All too right - back in 1991/2/3/4 we didnt know there was such a thing as Adventure Riding, and the internet wasnt free for info like now, so we bolted some stuff on a stock XT (we actually had jerry-cans to start off with), climbed on with a passport, and headed north - we didnt know what we didnt know, but somehow we made it back alive....

When is your next RR - we wait with bated breath, your area of riding in Kenya are awesome!!
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Offline Osadabwa

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Just another day in riding paradise...
« Reply #146 on: October 04, 2019, 04:34:08 pm »
Funny you should ask... just so happens I rode today! So enough of the XT nonsense, she's beautiful, but my heart beats to the rhythm of the XRR  :snorting:.

Been meaning to get out with Mr Brain for some time now, so I was happy he proposed a day ride. I pushed hard for him to buy an XR650L which came up for sale last year, which he did, and he has started the process of making her his own with a big tank with DIY reinforcements, large pegs and risers already installed. Panic and I took him down to Kisimit Valley and beyond.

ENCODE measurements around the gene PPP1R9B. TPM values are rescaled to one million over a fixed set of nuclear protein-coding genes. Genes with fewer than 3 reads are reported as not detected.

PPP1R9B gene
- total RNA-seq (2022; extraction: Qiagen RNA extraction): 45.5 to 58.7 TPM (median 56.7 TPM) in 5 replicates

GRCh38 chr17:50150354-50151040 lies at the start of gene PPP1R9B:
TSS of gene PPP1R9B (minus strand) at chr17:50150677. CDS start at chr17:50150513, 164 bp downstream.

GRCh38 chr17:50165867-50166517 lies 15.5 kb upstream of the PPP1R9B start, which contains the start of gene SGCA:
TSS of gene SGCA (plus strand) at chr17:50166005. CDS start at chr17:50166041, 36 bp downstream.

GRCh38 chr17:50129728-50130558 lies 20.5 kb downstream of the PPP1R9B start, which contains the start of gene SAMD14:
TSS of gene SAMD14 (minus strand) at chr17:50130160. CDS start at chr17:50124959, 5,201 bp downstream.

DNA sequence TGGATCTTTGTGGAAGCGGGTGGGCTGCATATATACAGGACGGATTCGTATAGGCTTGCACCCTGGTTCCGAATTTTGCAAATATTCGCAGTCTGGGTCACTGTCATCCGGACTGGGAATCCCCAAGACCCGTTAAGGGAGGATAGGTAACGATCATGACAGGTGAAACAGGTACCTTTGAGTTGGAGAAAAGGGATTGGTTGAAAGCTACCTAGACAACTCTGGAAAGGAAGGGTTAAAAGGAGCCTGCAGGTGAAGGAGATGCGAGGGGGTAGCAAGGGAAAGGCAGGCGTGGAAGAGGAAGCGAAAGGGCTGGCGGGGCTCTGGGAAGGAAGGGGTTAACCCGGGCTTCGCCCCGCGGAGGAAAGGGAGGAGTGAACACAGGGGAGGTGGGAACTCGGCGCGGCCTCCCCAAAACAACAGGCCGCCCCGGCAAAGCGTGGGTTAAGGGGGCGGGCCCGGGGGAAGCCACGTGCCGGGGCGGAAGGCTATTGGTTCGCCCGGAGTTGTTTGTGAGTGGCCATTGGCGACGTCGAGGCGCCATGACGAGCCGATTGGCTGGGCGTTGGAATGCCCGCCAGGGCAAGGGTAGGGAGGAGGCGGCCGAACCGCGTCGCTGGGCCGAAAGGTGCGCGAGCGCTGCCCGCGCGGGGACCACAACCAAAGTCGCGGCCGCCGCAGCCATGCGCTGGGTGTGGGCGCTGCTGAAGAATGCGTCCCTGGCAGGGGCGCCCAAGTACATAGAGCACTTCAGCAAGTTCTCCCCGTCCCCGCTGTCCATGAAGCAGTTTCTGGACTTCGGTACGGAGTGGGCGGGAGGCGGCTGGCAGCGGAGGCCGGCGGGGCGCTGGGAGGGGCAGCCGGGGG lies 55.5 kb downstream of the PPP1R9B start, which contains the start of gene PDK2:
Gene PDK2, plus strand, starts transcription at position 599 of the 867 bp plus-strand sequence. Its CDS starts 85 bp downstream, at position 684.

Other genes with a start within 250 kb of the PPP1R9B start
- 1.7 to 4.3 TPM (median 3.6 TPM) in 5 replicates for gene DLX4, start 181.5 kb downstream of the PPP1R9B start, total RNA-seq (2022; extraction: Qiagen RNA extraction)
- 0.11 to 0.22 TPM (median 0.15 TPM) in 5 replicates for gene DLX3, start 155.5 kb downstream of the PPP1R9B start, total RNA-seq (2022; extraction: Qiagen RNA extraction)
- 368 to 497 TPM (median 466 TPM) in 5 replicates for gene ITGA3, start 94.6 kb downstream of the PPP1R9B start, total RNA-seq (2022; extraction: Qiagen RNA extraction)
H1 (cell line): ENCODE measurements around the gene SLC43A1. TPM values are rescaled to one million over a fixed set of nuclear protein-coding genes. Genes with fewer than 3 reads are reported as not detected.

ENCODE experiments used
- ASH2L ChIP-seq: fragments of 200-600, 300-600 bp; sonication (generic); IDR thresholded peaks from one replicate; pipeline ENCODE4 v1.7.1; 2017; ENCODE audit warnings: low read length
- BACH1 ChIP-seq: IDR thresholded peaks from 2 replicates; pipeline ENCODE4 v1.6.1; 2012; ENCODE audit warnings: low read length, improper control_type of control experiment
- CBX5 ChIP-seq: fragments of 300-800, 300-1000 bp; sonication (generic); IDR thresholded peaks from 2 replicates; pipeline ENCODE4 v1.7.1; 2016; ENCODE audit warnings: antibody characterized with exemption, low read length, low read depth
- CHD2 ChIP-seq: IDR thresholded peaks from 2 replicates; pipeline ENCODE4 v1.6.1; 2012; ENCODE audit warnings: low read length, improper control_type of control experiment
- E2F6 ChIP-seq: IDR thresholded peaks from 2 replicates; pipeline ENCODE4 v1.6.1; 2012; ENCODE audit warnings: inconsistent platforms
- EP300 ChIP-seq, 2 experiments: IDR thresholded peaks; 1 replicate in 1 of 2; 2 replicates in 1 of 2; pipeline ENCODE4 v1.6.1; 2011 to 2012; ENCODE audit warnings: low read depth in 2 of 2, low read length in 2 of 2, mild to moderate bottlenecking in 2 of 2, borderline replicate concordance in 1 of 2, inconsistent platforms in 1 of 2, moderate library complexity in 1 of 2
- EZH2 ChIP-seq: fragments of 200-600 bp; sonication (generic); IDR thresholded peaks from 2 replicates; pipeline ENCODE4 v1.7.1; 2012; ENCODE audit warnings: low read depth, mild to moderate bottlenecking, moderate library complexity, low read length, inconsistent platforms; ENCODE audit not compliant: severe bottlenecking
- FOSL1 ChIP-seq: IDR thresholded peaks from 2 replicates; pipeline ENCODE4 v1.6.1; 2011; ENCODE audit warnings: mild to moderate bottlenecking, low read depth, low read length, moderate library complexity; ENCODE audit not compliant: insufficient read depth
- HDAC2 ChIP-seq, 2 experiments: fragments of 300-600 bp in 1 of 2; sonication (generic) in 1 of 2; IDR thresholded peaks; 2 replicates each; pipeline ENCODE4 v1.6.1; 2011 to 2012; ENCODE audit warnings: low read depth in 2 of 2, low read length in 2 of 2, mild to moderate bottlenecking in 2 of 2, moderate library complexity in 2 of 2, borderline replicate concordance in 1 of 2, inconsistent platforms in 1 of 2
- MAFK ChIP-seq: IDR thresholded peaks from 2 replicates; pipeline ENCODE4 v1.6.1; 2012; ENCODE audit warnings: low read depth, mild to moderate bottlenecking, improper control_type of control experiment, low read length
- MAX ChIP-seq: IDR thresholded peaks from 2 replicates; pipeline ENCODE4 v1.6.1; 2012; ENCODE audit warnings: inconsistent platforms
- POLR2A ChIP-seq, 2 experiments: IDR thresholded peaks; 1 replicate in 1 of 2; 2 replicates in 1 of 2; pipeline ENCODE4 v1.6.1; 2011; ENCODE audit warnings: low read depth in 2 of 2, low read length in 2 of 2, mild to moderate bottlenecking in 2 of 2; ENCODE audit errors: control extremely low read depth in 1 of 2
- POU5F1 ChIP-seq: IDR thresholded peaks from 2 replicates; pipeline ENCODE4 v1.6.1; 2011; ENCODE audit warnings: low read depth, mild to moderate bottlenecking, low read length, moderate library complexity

Above: Our new first stop spot with views of the Ngong Hills, the new Railroad, the tarmac coming from Ngong town, an open quarry, and a massive new electrical sub-station. Makes me want to cry how quickly one of my favorite places is changing.


Above: Brain looking the business in his hi-viz vest! Follower of rules is our Brain!


Above: All the roads in the valley have had makeovers. There is even tarmac snaking down from Ngong town to where we usually turn off. It’s really falling apart fast now. At least a fast dirt road is fun to ride, and there are still a few 4x4 roads that won’t soon be fixed.